I te Āperira o te tau 1916 ka whakaekea a Maungapōhatu e te ope nui o ngā pirihimana mau pū, i whakahaua kia haere ki te mauhere i a Rua. Ka pakū te pū o wai rā ka rere tēnā ki tāna pū, tēnā ki tāna pū. E rua ngā Māori i mate, ko tētahi ko te tama a Rua. E ai ki te tumu kōrero a Judith Binney, ka rāwekeweke ngā pirihimana i ngā taunakitanga, ka whakapae rātou nā ngā Māori te pakū tuatahi i tuku. Whakahē ana a Rua me ana pononga i tēnei. E ai ki a Binney, kei te tohu te rahi rawa atu o ngā taunakitanga ki te tika o te taha Māori. I tua atu, hei ko tāna, te āhua nei i āta whakamatea tētahi o ngā Māori. Nō muri ka nui ngā pātai mō te tika me te mana ā-ture o ngā whakaaetanga mō te whakaeke i a Maungapōhatu.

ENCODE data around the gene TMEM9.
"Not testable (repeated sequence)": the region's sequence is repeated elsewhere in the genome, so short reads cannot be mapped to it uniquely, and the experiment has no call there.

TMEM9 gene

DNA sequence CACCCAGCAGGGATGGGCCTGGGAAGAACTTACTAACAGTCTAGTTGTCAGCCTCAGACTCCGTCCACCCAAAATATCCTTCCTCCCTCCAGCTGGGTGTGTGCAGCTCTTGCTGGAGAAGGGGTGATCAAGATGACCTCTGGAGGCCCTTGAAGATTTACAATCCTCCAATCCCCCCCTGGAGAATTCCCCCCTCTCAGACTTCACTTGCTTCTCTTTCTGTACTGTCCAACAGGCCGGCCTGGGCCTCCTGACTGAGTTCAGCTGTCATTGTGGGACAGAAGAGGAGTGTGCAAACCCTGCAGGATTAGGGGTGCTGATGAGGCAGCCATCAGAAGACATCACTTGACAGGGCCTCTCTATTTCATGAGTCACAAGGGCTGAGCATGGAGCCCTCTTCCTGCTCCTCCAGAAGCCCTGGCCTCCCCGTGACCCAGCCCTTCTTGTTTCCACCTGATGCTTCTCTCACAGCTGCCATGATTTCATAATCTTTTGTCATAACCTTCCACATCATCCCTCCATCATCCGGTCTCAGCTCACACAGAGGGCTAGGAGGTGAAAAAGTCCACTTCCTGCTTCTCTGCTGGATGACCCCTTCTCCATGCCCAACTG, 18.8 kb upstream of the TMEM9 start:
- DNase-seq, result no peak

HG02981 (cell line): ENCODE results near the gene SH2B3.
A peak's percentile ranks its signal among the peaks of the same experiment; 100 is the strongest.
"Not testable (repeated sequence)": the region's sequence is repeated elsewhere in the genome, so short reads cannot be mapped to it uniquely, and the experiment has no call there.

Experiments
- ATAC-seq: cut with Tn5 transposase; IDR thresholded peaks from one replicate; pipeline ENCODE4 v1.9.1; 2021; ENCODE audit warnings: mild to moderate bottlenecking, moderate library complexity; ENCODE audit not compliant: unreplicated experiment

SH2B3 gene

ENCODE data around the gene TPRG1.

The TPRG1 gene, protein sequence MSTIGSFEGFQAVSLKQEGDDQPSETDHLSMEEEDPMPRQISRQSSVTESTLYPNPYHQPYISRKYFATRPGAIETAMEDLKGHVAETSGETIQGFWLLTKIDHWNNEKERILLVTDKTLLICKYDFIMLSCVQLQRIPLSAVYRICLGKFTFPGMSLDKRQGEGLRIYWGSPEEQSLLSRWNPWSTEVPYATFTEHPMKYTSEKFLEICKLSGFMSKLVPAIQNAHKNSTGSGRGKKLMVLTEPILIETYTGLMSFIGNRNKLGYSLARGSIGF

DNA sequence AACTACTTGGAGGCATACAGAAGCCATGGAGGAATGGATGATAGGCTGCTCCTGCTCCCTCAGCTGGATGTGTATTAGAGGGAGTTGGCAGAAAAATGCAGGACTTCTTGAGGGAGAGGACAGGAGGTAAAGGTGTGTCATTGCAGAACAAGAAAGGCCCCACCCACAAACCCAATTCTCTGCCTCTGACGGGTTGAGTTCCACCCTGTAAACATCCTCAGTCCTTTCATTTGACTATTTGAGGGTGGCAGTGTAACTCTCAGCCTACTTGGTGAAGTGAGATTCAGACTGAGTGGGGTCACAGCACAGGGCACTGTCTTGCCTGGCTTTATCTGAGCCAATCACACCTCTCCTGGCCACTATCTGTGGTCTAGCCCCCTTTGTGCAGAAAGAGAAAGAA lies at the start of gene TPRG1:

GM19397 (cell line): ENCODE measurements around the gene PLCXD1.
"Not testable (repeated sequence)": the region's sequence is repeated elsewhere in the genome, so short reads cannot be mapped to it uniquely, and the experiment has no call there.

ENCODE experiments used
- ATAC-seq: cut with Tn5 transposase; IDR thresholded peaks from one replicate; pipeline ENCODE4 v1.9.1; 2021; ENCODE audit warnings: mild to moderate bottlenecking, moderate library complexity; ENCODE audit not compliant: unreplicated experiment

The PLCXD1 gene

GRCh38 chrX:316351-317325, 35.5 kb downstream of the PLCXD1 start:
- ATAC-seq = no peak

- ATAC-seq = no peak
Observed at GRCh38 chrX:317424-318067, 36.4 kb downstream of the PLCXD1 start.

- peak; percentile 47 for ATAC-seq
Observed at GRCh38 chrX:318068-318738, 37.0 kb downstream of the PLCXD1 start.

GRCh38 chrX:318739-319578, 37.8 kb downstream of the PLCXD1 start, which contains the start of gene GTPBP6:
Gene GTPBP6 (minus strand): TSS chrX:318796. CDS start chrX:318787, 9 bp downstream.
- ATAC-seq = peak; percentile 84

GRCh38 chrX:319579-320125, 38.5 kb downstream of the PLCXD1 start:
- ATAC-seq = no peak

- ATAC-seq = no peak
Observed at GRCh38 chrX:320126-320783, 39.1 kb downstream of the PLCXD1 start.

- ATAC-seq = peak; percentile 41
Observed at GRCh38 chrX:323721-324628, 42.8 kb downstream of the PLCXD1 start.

Ko te whakawākanga o Rua i te Kōti Matua tētahi o ngā whakawākanga roa rawa atu ki Aotearoa. Kāore i eke ngā whakapae mōna he whana i te mana o te kāwanatanga, heoi, ka whakaaetia te whakapae mō tana kore haere me ngā pirihimana i tō rātou haerenga atu ki te mau atu i a ia ki te whare herehere. Ka utaina te kotahi tau e mahi ana i ngā mahi taumaha, mutu ana tērā ko te 18 marama ki te whare herehere. E ai ki te kaiwhakawā o te kōti a Hapimana (Judge Chapman), me ako ngā Māori ki te horapa o te ture. Nō muri ka whakahēhia e te tokowaru o te hunga whakawā te whakataunga a Hapimana.

I te tau 1918 ka hoki a Rua ki Maungapōhatu. Tae ana ki te tau 1922 ka whakawhitia e Ngāi Tūhoe ōna whenua e 40,000 eka (16,00 heketea) i runga i te kī taurangi a te kāwanatanga ka whakatakotoria tētahi rori atu i Maungapōhatu ki ngā rohe o Te Moana a Toi me Rotorua. Kāore he rori, engari ka utua he paremata i te tekau tau atu i 1950. Ka heke haere, ka heke haere te ora o te kāinga o Rua i Maungapōhatu; tae ana ki te tau 1930 kua haere kē te nuinga o ngā tāngata. Nō te tau 1937 ka mate a Rua.